The exaggerated Republican claim that the new health care law “kills jobs” was high on our list of the “Whoppers of 2011.” But the facts haven’t stopped Republicans and their allies from making the “job-killing” claim a major theme of their campaign 2012 TV ads:
Five ads by the U.S. Chamber of Commerce attack Democrats by repeating the “Obamacare will kill jobs” refrain.
Seven other Chamber spots praise Republicans, using the same theme.
An ad from the group Freedom Path, supporting Utah Sen. Orrin Hatch, says the law is “devastating to small business.”
Republican Rep. Jo Bonner of Alabama features a large stack of papers he claims are “job-killing regulations and taxes” in one of his spots.
All of this is health-care hooey, aimed at exploiting public concern over continuing high unemployment, with little basis in fact.
As we’ve said before (a few times), experts project that the law will cause a small loss of low-wage jobs — and also some gains in better-paid jobs in the health care and insurance industries.
It’s also expected that more workers will decide to retire earlier, or work fewer hours, when they no longer need employer-sponsored insurance and can obtain it on their own with help from federal subsidies. But that just means fewer people willing to work — and it will free up jobs for those who want them. If anything, that could reduce the jobless rate.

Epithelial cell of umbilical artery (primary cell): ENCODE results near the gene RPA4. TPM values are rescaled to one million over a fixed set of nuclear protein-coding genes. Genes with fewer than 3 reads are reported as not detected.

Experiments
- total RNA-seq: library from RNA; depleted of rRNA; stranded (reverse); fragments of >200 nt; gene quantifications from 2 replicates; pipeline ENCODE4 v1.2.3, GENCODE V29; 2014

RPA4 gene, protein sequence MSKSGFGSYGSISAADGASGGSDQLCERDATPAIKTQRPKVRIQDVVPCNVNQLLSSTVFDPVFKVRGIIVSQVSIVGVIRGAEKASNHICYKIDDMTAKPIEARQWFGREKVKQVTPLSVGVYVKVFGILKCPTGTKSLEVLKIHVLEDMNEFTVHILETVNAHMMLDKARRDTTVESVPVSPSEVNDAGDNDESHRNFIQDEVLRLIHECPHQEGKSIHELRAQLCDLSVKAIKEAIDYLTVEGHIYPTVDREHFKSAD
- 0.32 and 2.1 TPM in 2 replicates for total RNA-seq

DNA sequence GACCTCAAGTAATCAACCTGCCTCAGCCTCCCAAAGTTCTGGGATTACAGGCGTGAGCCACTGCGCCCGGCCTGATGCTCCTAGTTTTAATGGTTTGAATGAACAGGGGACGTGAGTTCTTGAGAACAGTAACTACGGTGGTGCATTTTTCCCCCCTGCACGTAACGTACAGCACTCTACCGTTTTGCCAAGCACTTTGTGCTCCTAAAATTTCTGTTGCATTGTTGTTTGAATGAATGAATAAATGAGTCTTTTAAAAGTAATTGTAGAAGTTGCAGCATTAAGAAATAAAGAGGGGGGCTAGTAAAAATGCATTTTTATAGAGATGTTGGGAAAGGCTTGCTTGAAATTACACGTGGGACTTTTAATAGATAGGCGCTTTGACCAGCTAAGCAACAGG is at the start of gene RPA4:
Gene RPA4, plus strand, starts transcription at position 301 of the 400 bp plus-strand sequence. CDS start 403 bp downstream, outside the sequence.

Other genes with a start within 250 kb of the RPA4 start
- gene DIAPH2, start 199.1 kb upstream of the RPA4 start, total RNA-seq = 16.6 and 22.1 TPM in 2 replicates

Claims about the alleged devastation of small business are also off base. The fact is, businesses with fewer than 50 workers are exempt from the requirement to provide coverage, or pay a penalty to the government. Furthermore, some small businesses with fewer than 25 employees are already getting tax credits under the new law to help defray the cost of providing worker coverage.
The GOP ads tend to combine the mostly bogus “job-killing” claim with their well-worn slogan calling the law a “government takeover” of health care, which isn’t true. The law expands the government’s Medicaid system to cover some who are not currently insured, but it also greatly expands private insurance. After the law takes effect, the government’s share of all spending on health care will still remain well under half, rising less than 4 percentage points, according to official projections.
Read on to our Analysis for more on the law’s projected impact on jobs."
To "read on", search: "GOP’s ‘Job-Killing’ Whopper, Again"